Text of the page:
How to Avoid Committing the Biggest Entrepreneurial Sins

Why do most young entrepreneurs struggle to make money right off the bat? It’s because they don’t have experience. Experience is what teaches you what to do and what not to do.

But what if you could learn those lessons right here rather than through trial-and-error? Wouldn’t that be a huge advantage?

Today I want to share the biggest sins I see entrepreneurs commit every day. For some of you, this might be the first time you hear about any of these “sins.” Some of you might be making one (or more) of these mistakes right now—which just means you’re on the verge of another spike in growth.

Let’s talk about the things you shouldn’t do as an entrepreneur.

 

Don’t Take the Easy Way Out

You don’t need to spend a ton of time on the color of your logo, or the font of your sign, or the design of your website. Spend it on the stuff that moves the needle for your business instead.

I get it, all that stuff I mentioned is fun to do and easy to knock off your list. But will you really make more money if your logo is red instead of green?

No.

Will you make more money if you concentrate your efforts on your marketing campaigns, your sales copy, and your client retention?

100%.

That’s the hard stuff, but it needs to get done. And the quicker you get it done, the quicker you’ll distinguish the things that work from the things that don’t. At that point, all that’s left to do is to take action on the things that work.

 

Don’t Entertain the “Idea Fairy”

Every entrepreneur with a creative bone in their body has to deal with the “idea fairy” at some point. This is when your problem-solving mind (a good thing) begins to find more problems to solve.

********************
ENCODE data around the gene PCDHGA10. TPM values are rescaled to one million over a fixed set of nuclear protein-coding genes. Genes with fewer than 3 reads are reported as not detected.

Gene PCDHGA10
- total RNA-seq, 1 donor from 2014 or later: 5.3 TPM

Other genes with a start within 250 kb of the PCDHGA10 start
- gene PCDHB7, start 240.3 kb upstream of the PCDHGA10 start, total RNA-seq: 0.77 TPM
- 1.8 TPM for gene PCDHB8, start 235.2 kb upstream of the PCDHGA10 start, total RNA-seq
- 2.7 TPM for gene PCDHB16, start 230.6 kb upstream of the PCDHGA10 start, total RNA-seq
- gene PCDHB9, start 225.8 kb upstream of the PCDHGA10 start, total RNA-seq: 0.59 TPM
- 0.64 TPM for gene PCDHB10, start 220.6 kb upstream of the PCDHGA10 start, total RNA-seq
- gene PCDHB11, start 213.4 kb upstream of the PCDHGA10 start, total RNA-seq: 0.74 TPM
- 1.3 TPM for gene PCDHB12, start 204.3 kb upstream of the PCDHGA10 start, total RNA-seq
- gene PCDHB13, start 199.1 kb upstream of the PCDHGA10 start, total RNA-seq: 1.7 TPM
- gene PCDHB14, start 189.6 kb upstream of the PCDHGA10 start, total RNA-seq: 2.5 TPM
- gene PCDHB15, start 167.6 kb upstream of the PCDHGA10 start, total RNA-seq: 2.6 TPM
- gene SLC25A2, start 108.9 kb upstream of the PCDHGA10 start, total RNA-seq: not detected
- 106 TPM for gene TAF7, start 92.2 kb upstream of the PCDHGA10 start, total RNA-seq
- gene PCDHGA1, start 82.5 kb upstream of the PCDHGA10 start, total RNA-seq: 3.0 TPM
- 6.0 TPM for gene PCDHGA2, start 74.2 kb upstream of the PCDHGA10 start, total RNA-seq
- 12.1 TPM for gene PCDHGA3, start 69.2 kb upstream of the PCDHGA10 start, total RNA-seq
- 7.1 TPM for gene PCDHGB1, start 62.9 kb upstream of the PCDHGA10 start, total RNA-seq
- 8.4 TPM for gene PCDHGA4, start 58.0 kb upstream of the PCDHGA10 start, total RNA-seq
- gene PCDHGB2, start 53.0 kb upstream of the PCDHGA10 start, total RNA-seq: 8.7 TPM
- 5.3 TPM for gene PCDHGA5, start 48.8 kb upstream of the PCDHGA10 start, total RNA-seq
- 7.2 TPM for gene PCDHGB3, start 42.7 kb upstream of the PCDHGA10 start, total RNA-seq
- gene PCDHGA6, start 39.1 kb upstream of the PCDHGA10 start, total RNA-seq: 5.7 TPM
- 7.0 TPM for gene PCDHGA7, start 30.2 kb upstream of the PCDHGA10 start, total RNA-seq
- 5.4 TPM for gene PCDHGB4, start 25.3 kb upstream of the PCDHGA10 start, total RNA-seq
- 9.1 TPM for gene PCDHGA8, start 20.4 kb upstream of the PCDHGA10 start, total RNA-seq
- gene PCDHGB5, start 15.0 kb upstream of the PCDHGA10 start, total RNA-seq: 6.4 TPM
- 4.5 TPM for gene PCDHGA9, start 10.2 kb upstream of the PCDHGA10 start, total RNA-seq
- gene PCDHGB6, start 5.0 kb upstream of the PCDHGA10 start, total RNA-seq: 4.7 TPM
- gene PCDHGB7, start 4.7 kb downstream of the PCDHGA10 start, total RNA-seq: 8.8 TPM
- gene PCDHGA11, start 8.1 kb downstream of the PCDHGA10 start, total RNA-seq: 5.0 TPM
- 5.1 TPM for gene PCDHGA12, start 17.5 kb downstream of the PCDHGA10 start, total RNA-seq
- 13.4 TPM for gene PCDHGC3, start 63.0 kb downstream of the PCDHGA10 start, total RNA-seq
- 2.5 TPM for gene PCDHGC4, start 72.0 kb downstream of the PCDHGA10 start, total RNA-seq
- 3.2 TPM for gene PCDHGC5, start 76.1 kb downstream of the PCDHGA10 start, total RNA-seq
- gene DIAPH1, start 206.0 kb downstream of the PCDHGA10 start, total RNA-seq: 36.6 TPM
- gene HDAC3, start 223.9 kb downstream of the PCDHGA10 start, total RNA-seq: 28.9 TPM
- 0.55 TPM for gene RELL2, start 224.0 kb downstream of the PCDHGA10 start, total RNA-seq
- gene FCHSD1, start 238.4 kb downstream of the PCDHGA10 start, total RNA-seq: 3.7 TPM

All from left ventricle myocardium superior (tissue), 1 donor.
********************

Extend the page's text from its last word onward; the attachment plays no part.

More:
Your have to ignore the idea fairy at all costs.

The reason? It divides your focus. You end up trying to juggle 10 projects at once, but eventually they all crumble and nothing gets done.

Think of it like this: say Dan opens his own dental practice. It starts out profitable, but then Dan thinks it wise to sell toothbrushes on the side. He also tries manufacturing some retainers and inventing a new brand of toothpaste.

What happens? Dan’s business sinks, and none of his side ventures come to anything.

If Dan had just stuck out his main business, taken himself out of it, THEN focused on his next big idea, it could’ve worked. That leads me to the next point I want to make, which is…

 

Don’t Work “In” Your Business

I say this all the time: you never see Richard Branson inside the cockpit of a Virgin Airlines plane.

That’s because he works on his business, not in it. That’s what you need to do too.

The thing entrepreneurs always get tripped up on is how to make that transition from employee to overseer.

Here’s what you do: hire someone who can do your job 80% as good as you can.

You could hunt the globe for the ultimate replacement, but that’s gonna take you forever. Someone that’s 80% as effective as you will eventually become 85%, 90%, 95%, and even 100% as good as you over time.

That frees you up to do the high-level work that will take your business to the next level.

 

Don’t Be Afraid to Say No

Once you reach a certain level of success, you start getting offers left and right from people wanting to work with you.

It’s tempting to say yes to every proposal you hear, especially if it’s coming from another successful entrepreneur. The truth, however, is you have to learn how to say no.

The last thing you want is to waste your time in a partnership that fizzles out—especially when you could have spent that time growing your main business.

You don’t owe anything to anybody. Don’t feel bad for saying no to distractions, because “no” allows you to say “yes” when the big opportunities come your way.

 

Don’t Hesitate to Part Ways with Slacking Team Members

When your business grows, your team’s forced to grow with it. If they can’t keep up, you can’t keep them around. No hard feelings.

I have two former partners that I had to stop doing business with. Those guys are still two of my good friends because I ended things before our business bled into our friendships.

This is actually a positive because it forces the rest of your team to level up and work on their self-development. You’re no exception. In fact, 99% of businesses scale when their CEO focuses on self-development, when he becomes the leader his/her growing business needs.

And if there are team members that don’t meet expectations, hire a replacement that’s even better until your entire team is filled with fighter jets.

 

Want to dig deeper into this topic? Click here to listen to the full podcast Craig Ballantyne and I recorded about the pitfalls of entrepreneurship.